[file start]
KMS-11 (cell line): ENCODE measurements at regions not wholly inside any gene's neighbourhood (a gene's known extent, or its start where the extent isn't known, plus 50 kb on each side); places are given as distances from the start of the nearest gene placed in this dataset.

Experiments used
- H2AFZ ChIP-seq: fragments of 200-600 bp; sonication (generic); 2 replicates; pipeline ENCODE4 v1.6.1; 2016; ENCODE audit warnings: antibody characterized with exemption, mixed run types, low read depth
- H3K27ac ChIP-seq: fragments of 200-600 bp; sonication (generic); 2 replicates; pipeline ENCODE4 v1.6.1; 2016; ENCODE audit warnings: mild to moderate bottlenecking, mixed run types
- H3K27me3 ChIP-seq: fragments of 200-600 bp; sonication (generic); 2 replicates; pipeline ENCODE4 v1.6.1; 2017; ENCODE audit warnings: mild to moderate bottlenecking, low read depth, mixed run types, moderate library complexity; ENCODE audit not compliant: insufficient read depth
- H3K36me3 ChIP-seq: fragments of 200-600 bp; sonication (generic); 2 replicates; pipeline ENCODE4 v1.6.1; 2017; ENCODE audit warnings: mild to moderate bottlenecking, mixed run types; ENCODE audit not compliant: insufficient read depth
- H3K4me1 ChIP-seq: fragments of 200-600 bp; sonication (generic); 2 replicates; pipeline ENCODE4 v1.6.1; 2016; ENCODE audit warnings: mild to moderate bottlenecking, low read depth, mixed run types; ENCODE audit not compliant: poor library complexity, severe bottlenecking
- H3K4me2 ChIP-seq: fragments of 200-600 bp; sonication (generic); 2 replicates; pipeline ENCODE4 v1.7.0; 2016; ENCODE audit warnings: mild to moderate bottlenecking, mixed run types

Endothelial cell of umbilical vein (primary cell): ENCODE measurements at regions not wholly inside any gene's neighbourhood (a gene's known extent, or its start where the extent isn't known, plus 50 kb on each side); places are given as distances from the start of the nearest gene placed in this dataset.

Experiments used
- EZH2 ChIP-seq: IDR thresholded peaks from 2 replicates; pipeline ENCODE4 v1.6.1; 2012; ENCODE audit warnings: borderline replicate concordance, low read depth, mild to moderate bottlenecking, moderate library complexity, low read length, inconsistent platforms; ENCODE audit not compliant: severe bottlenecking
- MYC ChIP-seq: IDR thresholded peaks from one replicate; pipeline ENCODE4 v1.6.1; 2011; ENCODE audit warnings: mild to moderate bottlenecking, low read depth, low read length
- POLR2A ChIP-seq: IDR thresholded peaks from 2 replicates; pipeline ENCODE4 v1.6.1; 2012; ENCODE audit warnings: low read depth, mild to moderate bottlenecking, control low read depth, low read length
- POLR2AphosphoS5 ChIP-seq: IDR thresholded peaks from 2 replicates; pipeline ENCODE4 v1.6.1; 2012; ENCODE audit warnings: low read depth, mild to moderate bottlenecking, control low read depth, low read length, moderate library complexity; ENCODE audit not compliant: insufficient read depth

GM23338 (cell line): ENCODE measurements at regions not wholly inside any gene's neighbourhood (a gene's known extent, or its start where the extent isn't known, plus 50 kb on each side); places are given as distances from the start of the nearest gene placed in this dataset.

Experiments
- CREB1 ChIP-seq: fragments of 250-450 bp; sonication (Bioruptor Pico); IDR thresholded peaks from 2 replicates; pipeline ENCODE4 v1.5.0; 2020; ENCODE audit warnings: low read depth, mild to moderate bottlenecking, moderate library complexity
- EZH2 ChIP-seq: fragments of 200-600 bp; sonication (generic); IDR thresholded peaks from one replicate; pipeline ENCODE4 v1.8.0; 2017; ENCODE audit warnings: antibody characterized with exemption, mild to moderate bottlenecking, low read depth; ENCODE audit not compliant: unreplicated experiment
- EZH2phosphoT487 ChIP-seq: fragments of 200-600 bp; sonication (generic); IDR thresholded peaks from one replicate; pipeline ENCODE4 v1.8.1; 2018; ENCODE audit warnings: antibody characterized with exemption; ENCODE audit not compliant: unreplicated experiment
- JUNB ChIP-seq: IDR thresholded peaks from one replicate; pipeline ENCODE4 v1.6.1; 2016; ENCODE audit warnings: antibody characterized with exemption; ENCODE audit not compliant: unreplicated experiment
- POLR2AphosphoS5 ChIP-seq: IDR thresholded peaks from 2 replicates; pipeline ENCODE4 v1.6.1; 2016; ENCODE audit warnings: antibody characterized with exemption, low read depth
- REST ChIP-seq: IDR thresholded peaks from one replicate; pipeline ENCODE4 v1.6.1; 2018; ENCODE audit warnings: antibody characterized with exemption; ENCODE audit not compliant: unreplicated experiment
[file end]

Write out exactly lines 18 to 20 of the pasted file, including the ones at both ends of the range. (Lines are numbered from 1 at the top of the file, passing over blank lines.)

- EZH2 ChIP-seq: fragments of 200-600 bp; sonication (generic); IDR thresholded peaks from one replicate; pipeline ENCODE4 v1.8.0; 2017; ENCODE audit warnings: antibody characterized with exemption, mild to moderate bottlenecking, low read depth; ENCODE audit not compliant: unreplicated experiment
- EZH2phosphoT487 ChIP-seq: fragments of 200-600 bp; sonication (generic); IDR thresholded peaks from one replicate; pipeline ENCODE4 v1.8.1; 2018; ENCODE audit warnings: antibody characterized with exemption; ENCODE audit not compliant: unreplicated experiment
- JUNB ChIP-seq: IDR thresholded peaks from one replicate; pipeline ENCODE4 v1.6.1; 2016; ENCODE audit warnings: antibody characterized with exemption; ENCODE audit not compliant: unreplicated experiment